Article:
Time for an update on what I've been reading lately...it's been a season of challenging stories, most of them life stories about real people. They aren't the typical autobiographies like I remember reading in school in the 50's and 60's, but very interesting and enlightening, disturbing and depressing at times. Several are about people in parts of the world where I have never been ~ the Middle East and Africa. Many of the books were recommended by my girls.
These books have been impactful for me, but I have not yet processed how they might affect my life in days to come...that might have to be a blog later on.
A three part series by Jean Sasson (who lived in Saudi Arabia from 1978-1990) gives an insiders view of life among the royals. The story comes from a princess who has a desire to alleviate the suffering of women in her country where women are often ignored by their fathers, sold into marriage to men 4-5 times their age, treated as slaves by their husbands, and murdered or isolated in a small windowless room for the rest of their lives for the slightest transgression. From extravagant shopping trips spending millions in just a few days to camping trips in the dessert complete with Persian rugs, servants, and 25 Mercedes at their disposal, the decadent opulence of the royal family is described in detail. Image your 15 year old daughter with a safe in her bedroom containing over a million dollars worth of jewels. The books are "Princess: a true story of life behind the veil in Saudi Arabia", "Princess Sultana's Daughter's", and "Princess Sultana's Circle". The danger of male dominance and the desperate lives of the women they rule comes to life. The royal women respond in acceptance, minor rebellion, alcohol and drug abuse. In the end, Princess Sultana determines she will never again allow an individual woman to be mistreated.
A Long Way Gone: Memoirs of a Boy Soldier by Ishmael Beah describes "how wars are fought now ~ by children, traumatized, hopped-up on drugs, and wielding AK-47s. Children have become the soldiers of choice. In the more than fifty violent conflicts going on worldwide, it is estimated that there are some 300,000 child soldiers." As a young boy of, Ishmael fled attacking rebels and wandered about Sierra Leone with other boys his age. Within a year he was picked up by the government army and...well, you need to read the book! I cannot imagine what it was like for him...it was gut-wrenching and unforgettable.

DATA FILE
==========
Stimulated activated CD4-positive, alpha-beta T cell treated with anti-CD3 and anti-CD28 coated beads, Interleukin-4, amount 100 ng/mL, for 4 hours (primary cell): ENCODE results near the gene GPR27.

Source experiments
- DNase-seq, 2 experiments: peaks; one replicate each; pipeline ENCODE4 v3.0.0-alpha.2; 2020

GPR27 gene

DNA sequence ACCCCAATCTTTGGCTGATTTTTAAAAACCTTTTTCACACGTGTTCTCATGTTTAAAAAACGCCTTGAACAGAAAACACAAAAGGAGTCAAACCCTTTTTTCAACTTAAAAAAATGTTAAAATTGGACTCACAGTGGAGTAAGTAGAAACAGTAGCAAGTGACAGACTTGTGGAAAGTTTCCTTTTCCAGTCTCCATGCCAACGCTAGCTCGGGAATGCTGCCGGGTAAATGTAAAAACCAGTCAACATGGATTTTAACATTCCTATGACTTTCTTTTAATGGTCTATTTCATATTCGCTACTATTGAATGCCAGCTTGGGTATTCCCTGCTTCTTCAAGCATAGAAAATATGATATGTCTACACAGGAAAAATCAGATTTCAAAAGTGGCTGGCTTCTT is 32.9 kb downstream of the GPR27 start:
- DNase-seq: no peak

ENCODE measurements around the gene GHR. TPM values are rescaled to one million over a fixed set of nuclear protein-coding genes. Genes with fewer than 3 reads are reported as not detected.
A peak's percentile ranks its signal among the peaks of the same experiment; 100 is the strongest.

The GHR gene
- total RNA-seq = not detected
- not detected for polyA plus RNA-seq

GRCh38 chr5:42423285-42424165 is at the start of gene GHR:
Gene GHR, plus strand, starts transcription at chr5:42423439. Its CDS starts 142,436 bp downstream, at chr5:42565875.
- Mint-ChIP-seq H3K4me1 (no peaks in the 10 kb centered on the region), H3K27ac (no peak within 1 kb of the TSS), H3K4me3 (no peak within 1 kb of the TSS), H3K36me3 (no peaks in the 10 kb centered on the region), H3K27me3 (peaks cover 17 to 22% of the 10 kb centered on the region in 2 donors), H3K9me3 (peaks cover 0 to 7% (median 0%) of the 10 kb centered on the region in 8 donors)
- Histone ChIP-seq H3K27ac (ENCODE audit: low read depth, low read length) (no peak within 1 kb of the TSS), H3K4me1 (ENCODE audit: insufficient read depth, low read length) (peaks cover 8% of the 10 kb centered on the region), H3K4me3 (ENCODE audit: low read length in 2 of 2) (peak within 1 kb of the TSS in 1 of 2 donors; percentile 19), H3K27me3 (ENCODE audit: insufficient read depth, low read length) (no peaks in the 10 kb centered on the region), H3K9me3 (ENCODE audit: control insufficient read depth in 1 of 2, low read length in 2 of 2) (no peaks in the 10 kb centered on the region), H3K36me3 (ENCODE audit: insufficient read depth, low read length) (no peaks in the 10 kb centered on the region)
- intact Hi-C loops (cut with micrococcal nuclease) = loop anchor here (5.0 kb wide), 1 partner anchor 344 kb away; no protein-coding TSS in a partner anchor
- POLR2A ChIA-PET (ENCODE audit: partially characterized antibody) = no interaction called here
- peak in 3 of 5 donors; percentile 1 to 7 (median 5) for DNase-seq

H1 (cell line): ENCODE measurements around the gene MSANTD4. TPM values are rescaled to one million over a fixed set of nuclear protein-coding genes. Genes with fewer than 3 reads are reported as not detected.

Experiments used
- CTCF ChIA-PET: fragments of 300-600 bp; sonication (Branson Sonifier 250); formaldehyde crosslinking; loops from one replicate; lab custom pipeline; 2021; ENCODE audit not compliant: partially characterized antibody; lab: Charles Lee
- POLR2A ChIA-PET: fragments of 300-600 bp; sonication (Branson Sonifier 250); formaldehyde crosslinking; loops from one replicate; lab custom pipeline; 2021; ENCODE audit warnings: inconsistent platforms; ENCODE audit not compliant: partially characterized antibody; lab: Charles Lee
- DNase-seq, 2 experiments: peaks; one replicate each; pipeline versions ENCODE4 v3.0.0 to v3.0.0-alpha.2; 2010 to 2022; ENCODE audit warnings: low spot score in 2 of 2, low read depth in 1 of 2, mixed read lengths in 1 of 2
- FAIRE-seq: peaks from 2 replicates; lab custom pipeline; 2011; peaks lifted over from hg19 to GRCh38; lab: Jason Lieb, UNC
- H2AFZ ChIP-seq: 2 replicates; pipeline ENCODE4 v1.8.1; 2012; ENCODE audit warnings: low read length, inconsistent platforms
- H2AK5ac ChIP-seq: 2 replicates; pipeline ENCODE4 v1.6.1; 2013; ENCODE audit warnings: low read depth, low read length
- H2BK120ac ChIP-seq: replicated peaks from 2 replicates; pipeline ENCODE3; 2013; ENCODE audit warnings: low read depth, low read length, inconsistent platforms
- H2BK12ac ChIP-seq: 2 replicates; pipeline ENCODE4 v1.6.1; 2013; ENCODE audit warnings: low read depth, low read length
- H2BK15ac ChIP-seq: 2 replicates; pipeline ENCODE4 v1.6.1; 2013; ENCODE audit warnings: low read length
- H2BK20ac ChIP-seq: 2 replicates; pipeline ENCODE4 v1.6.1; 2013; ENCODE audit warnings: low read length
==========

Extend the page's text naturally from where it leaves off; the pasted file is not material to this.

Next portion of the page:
"This is where you'll stay," he said, swinging the door open to reveal our new home: a small bathroom about four feel long and three feet wide....There was a shower stall at one end and a toilet at the other - the room wasn't big enough for sink." But six women of various ages lived in this room for three months, packed in tight and on top of one another, absolutely quiet, silent, because if any one could hear them they would be found and killed. This is the story of Immaculee Ilibagiza...in 1994 her world was ripped apart as the bloody genocide in Rwanda claimed nearly a million lives. In the midst of the killing spree Immaculee discovered the power of prayer and a relationship with God. Amazing...again I cannot imagine what it was like for her...the fear and suffering and loss. "Left to Tell: Discovering God Amidst the Rwandan Holocaust". Read it and weep.
Then there's a four part novel series by Terri Blackstock. (Last Light, Night Light, True Light and Dawn's Light) The story centers around the Banning family in Birmingham, Alabama. An electromagnetic pulse from a star millions of miles away causes electricity on earth to fail ~ without warning. Suddenly planes are dropping out of the skies, millions of cars stop in place, refrigerators shut off, and lights are no more. Think of the implications in such a world wide crisis...people fighting over bicycles they haven't ridden in years, tearing up your newly landscaped front yard to plant food, taking turns guarding your home and your gardens 24 hours a day, hauling water from a pond...with crime running rampant around your upscale suburban neighborhood. The implications are huge. The Bannings are a Christian family and their faith is tested on every front. In the process of surviving they are challenged by the Sermon on the Mount. Instead of hoarding, they decide...you'll have to read it and see for yourself. There are no easy answers.
Last but not least, Nancy Ortberg has come out with her first book called LOOKING FOR GOD: a unexpected journey through tattoos, tofu & pronouns. Nancy has a carefree style of writing and a wonderful storytelling ability. It's different, but effective. I liked it and found it helpful as I strive to see God at work in my life and the world around me day by day. "We get so prescriptive with the spiritual life. We prepackage it, duplicate it, mass-produce it, insist upon it, and brag about it. We make it a formula. As a result, we tend to see God from such a narrow perspective."